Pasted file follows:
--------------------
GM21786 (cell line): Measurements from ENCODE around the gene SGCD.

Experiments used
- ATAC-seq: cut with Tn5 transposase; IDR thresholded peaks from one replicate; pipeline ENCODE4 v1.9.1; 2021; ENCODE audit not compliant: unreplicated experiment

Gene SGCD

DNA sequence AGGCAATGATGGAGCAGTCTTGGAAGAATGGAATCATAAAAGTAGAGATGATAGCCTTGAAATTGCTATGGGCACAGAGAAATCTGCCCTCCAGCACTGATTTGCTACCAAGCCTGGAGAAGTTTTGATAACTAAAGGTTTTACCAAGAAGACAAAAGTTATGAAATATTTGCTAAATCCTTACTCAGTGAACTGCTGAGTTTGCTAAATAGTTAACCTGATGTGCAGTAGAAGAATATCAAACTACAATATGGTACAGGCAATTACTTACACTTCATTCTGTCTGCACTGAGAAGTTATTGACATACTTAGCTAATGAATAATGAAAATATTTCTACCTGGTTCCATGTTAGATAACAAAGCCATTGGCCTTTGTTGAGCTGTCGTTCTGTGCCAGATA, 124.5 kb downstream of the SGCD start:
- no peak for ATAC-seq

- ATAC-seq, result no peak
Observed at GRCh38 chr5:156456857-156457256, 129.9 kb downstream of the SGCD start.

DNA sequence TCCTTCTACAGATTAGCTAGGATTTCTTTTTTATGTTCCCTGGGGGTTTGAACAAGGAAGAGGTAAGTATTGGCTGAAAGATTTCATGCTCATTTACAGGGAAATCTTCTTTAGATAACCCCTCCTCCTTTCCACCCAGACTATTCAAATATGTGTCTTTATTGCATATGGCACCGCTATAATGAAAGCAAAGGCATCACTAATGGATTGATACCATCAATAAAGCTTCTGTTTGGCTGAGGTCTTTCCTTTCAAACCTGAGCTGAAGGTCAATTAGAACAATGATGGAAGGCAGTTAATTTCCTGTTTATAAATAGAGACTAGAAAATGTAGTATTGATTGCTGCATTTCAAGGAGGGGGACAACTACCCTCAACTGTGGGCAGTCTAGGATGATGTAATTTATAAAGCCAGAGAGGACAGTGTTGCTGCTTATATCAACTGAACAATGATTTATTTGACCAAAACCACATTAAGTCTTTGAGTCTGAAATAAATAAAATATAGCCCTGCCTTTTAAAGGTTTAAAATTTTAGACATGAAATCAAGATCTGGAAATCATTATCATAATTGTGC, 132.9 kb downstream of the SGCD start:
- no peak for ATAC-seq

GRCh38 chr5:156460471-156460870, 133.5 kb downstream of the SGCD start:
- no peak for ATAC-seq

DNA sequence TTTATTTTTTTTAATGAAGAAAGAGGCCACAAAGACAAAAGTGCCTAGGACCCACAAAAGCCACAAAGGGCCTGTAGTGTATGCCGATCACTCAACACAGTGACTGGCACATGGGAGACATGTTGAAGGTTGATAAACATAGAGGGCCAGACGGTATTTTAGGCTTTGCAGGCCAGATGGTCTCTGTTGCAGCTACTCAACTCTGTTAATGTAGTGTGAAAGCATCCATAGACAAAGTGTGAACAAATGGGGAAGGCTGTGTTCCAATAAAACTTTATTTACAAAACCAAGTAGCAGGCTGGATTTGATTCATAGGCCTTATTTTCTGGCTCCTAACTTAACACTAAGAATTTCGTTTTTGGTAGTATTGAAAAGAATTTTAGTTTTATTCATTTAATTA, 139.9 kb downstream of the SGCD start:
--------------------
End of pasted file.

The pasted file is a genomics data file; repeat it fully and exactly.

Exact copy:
GM21786 (cell line): Measurements from ENCODE around the gene SGCD.

Experiments used
- ATAC-seq: cut with Tn5 transposase; IDR thresholded peaks from one replicate; pipeline ENCODE4 v1.9.1; 2021; ENCODE audit not compliant: unreplicated experiment

Gene SGCD

DNA sequence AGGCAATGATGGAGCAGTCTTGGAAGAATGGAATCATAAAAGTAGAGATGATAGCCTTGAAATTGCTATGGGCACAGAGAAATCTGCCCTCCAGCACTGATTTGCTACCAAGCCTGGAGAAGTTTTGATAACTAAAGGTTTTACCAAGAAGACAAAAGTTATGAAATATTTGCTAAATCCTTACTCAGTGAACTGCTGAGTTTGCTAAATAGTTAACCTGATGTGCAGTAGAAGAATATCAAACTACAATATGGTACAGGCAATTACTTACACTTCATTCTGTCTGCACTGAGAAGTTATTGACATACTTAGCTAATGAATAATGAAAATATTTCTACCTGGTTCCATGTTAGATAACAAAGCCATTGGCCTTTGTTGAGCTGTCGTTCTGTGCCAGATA, 124.5 kb downstream of the SGCD start:
- no peak for ATAC-seq

- ATAC-seq, result no peak
Observed at GRCh38 chr5:156456857-156457256, 129.9 kb downstream of the SGCD start.

DNA sequence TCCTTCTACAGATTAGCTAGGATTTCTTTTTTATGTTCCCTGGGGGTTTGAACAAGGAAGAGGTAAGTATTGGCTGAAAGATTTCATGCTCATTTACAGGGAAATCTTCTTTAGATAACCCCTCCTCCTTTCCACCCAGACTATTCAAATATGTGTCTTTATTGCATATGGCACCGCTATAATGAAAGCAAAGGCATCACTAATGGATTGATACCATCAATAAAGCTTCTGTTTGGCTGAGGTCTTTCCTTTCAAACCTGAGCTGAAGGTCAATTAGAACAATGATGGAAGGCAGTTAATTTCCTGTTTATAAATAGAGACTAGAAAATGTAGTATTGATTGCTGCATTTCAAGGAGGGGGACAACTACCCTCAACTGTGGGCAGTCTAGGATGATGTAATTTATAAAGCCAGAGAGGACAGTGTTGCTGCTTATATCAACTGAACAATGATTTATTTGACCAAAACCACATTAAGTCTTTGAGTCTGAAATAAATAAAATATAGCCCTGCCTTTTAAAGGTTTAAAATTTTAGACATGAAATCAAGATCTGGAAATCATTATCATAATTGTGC, 132.9 kb downstream of the SGCD start:
- no peak for ATAC-seq

GRCh38 chr5:156460471-156460870, 133.5 kb downstream of the SGCD start:
- no peak for ATAC-seq

DNA sequence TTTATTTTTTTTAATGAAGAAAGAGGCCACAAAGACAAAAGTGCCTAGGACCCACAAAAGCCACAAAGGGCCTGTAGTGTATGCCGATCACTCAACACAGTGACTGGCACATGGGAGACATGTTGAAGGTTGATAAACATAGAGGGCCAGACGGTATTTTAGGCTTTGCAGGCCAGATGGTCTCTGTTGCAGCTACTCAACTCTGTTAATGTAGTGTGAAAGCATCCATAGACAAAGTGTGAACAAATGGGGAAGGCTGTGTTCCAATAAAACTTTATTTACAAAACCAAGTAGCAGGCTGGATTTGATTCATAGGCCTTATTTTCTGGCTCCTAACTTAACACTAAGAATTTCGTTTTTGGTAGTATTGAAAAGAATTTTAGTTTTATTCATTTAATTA, 139.9 kb downstream of the SGCD start: